So, yesterday was bring your child to work day, and I'm happy to report that my daughter did come to my office. She popped in for a few minutes to ask about dinner - what? when? On this official "kid at work" day, as I reported chicken/rice/salad bowls at 7:45ish , I didn't feel deprived of any opportunity to show her what it's like to be a writer; my daughter has been coming to my office every day since she was a baby. This is what happens when you're a freelance writer who works from home.
When she was an infant, I'd bring her straight from the car, still in her carseat, to finish napping while I worked on a project. During her toddler years, we'd both sit with our craft - me on a conference call for a new project, she with a pack of markers for a new drawing. (When I hung up the call, I turned around to commend her for being so quiet only to find that she had been painting her body and lips the colors of the rainbow.) After school throughout the years, she'd bring homework into my office and together we'd study and perfect our work for hours. On some Saturday afternoons, she'd plop down in the comfy corner chair for a visit and I'd pick her brain on headlines or an idea for a book.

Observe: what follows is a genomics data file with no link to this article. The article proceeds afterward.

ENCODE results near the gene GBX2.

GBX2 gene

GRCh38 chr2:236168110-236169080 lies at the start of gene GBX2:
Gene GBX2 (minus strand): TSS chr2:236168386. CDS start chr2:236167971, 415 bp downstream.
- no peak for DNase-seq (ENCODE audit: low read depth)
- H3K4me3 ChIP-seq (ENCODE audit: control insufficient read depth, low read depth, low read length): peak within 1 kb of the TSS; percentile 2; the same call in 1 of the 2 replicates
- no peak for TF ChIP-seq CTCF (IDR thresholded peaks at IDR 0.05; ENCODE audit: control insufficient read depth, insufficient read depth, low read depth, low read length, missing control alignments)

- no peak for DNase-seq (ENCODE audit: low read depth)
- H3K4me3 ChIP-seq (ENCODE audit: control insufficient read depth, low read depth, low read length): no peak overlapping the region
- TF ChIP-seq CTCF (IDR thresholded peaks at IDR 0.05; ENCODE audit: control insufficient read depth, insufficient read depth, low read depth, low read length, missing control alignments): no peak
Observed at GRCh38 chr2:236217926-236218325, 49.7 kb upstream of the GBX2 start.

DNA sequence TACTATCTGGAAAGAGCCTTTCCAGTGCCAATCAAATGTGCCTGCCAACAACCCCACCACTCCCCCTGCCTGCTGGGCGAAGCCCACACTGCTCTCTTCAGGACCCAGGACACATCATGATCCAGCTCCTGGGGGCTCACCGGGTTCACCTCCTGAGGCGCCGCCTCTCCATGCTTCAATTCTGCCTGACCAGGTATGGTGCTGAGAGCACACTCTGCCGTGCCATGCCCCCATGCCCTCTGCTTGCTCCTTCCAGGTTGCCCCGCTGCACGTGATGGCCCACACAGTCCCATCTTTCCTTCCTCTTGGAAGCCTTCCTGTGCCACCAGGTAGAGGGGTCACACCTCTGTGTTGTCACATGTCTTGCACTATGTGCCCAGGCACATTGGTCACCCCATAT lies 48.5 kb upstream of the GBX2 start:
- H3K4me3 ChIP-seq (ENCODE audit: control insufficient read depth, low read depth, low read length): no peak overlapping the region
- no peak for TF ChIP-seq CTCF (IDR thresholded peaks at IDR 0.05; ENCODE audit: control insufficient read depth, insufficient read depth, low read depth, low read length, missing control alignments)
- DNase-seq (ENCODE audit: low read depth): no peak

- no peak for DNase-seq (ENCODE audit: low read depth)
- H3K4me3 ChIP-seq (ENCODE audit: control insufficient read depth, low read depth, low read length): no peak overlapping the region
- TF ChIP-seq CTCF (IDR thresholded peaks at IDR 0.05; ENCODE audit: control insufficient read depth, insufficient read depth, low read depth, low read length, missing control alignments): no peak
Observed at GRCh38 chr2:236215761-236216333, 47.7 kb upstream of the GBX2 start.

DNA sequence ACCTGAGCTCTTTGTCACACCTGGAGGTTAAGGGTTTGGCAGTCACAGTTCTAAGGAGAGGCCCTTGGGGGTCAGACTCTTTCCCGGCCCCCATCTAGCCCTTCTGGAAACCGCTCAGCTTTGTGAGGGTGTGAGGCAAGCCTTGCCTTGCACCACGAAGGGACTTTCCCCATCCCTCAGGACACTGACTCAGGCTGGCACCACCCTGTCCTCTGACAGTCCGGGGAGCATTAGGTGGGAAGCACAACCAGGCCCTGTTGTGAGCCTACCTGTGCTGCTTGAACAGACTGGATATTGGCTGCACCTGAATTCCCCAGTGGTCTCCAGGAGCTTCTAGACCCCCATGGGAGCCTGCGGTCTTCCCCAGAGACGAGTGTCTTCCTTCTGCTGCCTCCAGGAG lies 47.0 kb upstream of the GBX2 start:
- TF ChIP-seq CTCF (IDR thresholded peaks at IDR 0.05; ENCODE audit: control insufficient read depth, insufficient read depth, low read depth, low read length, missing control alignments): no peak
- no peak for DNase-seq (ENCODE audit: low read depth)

Bringing my daughter to work with me all these years gives me the opportunity to show her just how much I enjoy words and word play, how seriously I take my work, how excited I feel when something clicks, and how frustrated I can get when deadlines are ganging up on me. My eyes are often on a screen with a bitten apple at the bottom, but that doesn't mean I haven't been noticing her establishing her own connection with numbers and science...or seeing that pursed-lip look on her face when she concentrates deeply...or hearing the joyous squeals when a hard concept finally makes sense. No writer aspirations present for my little girl, but I don't take it personally. As long as I continue to be an example for working hard and loving what you do, then I've done my job. A good day at the office, indeed.